Andy’s Week 11 Waiver Wire Pickups
By Staff Writer Andrew Miley:
There is nothing more important to keeping yourself connected to a fantasy league than by working the waiver wire every week. Inseason management is crucial to fantasy football success. Keep those juices flowing by reading this column every week as it will provide you with a few players that might be available to improve your team or even ones to avoid. I only play in point per reception leagues (sorry for the last five years and my mindset makes it too difficult to go back for standard scoring), so consider that when reviewing my advice.
Danny Amendola, Patriots
Many fantasy teams got rocked when Julian Edelman left against the Giants with a broken bone in his foot. The next man in line stepping forward was the dependable, but not spectacular Danny Amendola. The Patriots were already expected to increase his targets with the injury to Dion Lewis against Washington the week before. This situation was further complicated with Brandon Bolden’s less than impressive effort (one run for negative three yards) as well as second year back James White’s (one carry for five yards and one catch for six yards).
Fantasy owners that depend on Amendola in return yardage leagues will need to back off some of those expectations as his role will likely be reduced with him playing as a starting wide out. His performance of ten catches for 79 yards on eleven targets was helpful, but he does not usually generate additional yardage after the reception unlike Edelman and Gronkowski. The wide out should become the secondary target hog (to Gronk) with Edelman out for the next six weeks or so and the New England schedule is not particularly daunting save for a trip to Denver in Week 12. If I was in need of a dependable receiver, I would spend the rest of my blind bidding to acquire Amendola. He might not become a WR1, but the wide out will have some WR2 weeks as well as WR3 weeks to help you win your league. Oh and if either Bolden or White are available in your league, LET them BE! LeGarrette Blount is the only New England runner to semi-trust since he gets the goal line work and you don’t need the aggravation the rest of the Pats backfield generates.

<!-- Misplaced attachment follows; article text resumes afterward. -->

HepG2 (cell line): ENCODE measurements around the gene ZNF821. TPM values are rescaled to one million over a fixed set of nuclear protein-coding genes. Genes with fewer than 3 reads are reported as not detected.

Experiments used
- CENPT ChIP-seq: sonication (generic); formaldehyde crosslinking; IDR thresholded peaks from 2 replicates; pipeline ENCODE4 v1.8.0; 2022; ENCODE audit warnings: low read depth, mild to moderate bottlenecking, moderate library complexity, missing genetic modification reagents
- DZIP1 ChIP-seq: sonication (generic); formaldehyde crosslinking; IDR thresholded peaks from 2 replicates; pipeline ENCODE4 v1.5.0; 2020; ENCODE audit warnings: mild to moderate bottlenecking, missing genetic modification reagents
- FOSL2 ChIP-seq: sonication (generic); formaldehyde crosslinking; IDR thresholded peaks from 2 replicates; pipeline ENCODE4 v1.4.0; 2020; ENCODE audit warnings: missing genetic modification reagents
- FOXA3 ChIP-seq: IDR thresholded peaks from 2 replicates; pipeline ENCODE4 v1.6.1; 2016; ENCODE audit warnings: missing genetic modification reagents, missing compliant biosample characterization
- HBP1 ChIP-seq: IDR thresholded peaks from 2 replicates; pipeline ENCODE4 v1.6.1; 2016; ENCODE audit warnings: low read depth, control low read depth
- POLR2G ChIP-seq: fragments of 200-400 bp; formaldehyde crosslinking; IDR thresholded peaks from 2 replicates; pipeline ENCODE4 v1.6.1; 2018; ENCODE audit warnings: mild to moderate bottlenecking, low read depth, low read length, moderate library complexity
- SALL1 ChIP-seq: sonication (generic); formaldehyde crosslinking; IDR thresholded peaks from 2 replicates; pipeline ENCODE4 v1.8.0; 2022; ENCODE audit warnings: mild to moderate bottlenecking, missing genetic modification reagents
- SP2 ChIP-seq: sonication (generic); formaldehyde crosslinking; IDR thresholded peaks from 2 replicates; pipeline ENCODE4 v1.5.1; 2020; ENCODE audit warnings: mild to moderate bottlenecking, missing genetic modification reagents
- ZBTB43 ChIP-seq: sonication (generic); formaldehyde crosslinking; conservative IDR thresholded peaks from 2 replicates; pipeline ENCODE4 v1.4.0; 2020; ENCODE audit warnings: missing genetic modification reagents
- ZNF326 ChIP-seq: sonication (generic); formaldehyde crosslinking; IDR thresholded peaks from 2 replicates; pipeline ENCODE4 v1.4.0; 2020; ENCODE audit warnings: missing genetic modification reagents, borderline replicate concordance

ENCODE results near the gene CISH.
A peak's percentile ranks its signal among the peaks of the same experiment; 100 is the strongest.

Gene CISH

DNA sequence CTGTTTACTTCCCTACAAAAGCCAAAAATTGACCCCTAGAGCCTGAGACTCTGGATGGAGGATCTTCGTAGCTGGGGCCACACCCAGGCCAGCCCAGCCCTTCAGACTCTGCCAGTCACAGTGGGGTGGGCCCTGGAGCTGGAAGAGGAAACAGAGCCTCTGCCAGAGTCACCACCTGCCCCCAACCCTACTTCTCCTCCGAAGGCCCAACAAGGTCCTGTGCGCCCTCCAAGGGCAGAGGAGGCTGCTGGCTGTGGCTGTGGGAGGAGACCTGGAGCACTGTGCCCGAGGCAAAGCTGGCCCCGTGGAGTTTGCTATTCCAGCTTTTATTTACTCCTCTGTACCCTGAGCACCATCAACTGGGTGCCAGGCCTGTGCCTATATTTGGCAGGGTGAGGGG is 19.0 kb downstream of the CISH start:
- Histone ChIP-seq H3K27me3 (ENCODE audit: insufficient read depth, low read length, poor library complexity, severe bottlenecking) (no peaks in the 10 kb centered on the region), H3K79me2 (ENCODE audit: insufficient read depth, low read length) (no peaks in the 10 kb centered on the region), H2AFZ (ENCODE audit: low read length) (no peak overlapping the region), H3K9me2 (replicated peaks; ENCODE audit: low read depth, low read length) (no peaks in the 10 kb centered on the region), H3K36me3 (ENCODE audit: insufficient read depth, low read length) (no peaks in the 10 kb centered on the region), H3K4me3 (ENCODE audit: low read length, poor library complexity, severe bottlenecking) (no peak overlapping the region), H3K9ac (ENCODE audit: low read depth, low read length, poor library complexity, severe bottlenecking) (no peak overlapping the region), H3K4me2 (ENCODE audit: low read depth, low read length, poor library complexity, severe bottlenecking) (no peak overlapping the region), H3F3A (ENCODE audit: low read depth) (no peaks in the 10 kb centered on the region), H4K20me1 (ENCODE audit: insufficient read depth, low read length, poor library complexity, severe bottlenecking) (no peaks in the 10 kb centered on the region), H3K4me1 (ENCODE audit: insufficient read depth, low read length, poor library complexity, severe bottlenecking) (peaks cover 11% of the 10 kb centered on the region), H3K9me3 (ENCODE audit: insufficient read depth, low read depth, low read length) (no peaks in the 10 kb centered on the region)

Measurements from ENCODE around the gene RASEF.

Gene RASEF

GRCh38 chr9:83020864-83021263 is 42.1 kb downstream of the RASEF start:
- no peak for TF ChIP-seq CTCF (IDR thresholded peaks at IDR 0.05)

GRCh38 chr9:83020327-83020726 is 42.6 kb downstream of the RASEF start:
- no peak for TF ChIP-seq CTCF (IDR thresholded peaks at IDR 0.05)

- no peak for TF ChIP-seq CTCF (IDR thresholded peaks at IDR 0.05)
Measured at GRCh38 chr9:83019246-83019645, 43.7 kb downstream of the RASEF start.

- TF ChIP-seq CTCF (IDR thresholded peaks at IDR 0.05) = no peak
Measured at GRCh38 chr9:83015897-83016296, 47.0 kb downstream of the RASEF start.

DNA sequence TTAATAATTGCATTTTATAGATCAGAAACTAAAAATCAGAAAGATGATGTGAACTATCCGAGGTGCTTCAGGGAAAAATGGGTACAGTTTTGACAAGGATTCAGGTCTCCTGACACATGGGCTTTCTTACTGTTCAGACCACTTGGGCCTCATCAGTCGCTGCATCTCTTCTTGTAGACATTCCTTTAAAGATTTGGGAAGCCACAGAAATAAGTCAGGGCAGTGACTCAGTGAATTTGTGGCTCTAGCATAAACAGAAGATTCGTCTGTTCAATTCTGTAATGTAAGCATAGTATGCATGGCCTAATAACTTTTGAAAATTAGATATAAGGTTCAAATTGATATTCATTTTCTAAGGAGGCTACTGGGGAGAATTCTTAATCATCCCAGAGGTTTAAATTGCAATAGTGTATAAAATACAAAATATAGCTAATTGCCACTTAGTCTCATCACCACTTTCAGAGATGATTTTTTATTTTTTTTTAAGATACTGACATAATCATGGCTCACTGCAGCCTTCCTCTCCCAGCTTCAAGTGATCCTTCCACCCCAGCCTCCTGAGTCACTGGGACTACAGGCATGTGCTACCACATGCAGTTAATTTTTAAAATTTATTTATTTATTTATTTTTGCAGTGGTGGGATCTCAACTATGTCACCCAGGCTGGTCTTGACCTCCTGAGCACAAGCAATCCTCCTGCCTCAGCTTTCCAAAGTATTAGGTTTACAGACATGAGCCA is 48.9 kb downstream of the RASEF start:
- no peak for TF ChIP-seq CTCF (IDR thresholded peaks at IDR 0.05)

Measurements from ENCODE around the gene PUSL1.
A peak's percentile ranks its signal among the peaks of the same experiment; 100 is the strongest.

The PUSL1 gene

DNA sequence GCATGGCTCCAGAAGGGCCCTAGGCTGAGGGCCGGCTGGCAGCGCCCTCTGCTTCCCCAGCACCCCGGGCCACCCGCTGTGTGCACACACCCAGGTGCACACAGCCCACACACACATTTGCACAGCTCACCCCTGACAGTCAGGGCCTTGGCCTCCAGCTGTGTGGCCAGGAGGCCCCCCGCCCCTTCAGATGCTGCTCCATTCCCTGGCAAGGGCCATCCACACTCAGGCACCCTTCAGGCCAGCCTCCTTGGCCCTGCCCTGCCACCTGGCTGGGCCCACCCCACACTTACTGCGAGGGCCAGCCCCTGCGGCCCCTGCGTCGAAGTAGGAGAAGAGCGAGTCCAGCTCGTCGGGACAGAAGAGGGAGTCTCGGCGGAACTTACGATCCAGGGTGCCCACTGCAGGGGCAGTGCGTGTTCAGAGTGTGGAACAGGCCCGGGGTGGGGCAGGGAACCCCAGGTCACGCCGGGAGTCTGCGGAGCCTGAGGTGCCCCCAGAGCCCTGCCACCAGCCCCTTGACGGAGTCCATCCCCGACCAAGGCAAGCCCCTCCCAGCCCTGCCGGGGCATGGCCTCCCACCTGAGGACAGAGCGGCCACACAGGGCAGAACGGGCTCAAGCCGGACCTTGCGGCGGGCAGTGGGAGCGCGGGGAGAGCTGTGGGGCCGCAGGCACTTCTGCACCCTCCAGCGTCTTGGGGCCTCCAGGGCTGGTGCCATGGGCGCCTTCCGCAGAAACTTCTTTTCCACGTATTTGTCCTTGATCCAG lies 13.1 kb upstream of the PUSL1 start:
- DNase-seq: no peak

Jay Ajayi, Dolphins
This year’s fifth round rookie spent his first eight weeks on injured reserve after being lauded by many as one of this year’s classes best runners. He had the most success on the ground for the Dolphins with six carries for 48 yards versus the Eagles. There were times the back appeared explosive in the open field showing off his burst and balance. Ajayi can get small in the hole and plays well as a one cut and go runner. One of his problems is that he cannot create space on his own, so the rookie is dependent on the Miami offensive line to do that for him. I like that he falls forward and has quick feet, but the rookie runner is not very powerful. Ajayi is clearly behind Lamar Miller as the veteran is a better blocker and receiver than him. I would grab him for a minimum bid if I owned Miller, but might leave him on the wire for another week with Miami facing the difficult to run on Jets next week.
James Starks, Packers
After a dismal start from Eddie Lacy in the previous games this season, the Packers decided to start the sixth year pro who seems to have a lot more juice in his legs and bigger mitts to catch the pigskin out of the backfield. His debut as a starter could not have gone worse. Sure Starks finished with a respectable 96 combined yards (15 carries for 42 yards and six catches for 54 yards on seven targets), but that doesn’t tell the entire story. The back follows his blockers well on screens and near the line of scrimmage, but he is not quick enough to create creases on his own. He fights thru first contact and gets behind his pads, but rarely does he make anyone miss. His soft hands help him catch the ball, but Starks takes too much time trying to secure the ball before he runs with the pigskin. The runner also needs to pick up his feet as he got ankle tackled too many times by the Detroit defensive line. While the sixth year back is a must own for all Lacy owners, I’m not sure he will provide value to others if he continues to perform at this level. I would not spend more than five percent of my blind bidding to secure him.